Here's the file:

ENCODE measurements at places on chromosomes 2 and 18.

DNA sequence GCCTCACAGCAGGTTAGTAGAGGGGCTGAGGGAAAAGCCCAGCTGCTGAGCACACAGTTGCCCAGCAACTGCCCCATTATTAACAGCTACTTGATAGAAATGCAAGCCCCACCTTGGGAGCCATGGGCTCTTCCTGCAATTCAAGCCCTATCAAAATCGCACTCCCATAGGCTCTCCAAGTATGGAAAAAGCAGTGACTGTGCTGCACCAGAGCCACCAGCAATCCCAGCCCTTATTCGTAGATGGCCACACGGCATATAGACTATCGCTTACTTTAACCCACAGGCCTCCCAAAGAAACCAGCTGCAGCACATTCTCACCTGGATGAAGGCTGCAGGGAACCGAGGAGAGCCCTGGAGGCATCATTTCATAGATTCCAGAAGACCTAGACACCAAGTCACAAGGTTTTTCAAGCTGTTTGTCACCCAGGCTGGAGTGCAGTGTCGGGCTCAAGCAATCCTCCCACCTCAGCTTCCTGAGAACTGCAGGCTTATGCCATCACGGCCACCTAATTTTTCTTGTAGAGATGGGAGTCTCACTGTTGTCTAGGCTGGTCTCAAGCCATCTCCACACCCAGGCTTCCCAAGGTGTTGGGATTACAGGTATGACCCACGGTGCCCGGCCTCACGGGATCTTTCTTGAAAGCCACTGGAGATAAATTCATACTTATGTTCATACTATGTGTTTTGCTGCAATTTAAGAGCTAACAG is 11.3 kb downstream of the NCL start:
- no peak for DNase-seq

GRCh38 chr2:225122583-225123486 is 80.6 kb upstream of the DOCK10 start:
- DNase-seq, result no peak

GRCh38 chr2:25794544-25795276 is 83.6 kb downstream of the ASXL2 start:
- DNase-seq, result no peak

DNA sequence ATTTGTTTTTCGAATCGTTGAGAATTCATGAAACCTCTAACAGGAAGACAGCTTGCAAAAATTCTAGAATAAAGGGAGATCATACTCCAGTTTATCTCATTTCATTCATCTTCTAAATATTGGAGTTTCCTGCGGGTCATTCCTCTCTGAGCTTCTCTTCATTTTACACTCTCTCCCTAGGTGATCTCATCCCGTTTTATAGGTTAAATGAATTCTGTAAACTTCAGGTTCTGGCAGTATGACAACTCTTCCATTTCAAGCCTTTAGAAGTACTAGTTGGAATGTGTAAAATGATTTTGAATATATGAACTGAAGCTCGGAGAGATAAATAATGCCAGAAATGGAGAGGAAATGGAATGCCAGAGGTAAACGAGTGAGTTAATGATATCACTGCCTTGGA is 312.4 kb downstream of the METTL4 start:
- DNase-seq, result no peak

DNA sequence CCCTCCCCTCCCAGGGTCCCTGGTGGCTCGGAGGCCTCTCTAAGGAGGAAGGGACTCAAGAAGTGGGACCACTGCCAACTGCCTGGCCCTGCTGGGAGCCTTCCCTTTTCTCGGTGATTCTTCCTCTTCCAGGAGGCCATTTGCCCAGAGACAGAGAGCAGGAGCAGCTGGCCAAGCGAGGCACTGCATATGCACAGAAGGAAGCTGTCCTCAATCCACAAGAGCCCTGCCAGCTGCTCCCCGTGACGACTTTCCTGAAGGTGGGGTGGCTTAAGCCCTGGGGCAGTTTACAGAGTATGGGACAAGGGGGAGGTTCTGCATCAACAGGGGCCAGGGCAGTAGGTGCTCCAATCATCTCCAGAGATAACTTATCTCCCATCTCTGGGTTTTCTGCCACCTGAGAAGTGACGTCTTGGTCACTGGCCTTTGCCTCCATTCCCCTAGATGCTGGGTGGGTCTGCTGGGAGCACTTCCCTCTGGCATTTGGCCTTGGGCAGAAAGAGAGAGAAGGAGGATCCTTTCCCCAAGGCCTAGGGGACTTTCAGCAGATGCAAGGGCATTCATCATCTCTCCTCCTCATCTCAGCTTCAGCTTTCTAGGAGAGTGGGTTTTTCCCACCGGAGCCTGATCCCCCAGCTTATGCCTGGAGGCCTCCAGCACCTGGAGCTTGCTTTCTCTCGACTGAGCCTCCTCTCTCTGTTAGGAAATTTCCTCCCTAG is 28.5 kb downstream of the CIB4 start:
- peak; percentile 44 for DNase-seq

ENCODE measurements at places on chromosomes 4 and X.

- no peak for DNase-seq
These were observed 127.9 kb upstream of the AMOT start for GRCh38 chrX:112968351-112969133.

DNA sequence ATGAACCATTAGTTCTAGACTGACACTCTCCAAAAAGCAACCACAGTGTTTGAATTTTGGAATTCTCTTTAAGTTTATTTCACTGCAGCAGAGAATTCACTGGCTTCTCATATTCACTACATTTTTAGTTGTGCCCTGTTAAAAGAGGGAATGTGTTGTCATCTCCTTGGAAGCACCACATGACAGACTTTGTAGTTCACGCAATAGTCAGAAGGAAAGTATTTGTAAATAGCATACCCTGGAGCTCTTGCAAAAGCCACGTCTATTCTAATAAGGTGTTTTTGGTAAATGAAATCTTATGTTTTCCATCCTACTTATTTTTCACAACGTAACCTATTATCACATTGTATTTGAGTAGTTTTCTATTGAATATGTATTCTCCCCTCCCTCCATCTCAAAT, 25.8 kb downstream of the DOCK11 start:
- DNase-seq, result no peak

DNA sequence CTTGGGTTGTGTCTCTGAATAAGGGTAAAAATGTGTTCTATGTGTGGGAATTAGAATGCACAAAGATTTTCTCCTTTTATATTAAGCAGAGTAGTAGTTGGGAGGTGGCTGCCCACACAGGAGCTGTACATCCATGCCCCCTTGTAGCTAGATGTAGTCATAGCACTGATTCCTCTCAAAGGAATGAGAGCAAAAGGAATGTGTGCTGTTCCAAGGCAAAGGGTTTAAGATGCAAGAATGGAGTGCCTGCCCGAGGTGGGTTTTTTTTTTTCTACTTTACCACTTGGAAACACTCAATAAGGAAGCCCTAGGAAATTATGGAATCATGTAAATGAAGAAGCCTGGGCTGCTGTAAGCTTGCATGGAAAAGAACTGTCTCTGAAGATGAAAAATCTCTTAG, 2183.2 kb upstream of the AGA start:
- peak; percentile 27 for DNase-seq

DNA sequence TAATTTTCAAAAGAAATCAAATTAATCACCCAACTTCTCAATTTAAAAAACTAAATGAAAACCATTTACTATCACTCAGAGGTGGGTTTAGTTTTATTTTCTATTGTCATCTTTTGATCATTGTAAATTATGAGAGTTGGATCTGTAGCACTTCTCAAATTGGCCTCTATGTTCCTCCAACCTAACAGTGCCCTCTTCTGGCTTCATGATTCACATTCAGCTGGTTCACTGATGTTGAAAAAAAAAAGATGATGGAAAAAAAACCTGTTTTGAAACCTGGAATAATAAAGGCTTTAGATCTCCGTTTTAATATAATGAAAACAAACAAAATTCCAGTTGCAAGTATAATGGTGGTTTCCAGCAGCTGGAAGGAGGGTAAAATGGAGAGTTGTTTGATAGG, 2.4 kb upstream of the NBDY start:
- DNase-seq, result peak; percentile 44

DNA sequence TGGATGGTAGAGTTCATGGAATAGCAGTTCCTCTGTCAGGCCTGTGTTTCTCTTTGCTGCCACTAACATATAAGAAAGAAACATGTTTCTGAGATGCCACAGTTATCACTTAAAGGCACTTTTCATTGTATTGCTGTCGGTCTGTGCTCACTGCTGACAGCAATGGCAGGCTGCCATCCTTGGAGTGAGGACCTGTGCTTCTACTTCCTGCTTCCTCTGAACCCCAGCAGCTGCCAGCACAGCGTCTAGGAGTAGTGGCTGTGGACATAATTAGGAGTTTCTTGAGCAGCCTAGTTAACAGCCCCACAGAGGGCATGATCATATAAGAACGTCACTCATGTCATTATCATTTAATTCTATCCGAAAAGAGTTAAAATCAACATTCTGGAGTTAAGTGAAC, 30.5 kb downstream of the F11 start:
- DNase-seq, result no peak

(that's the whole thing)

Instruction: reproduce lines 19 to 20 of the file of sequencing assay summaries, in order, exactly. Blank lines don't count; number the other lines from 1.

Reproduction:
DNA sequence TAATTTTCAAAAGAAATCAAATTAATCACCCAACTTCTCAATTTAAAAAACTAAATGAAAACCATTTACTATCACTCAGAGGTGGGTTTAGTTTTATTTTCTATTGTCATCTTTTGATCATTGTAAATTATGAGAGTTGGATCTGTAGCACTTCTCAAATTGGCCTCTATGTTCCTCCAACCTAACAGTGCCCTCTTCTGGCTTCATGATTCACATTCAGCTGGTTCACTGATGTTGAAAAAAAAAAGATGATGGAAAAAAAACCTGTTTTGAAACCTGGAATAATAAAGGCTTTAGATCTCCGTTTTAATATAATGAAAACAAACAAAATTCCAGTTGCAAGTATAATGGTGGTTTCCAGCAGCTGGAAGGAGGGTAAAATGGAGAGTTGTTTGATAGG, 2.4 kb upstream of the NBDY start:
- DNase-seq, result peak; percentile 44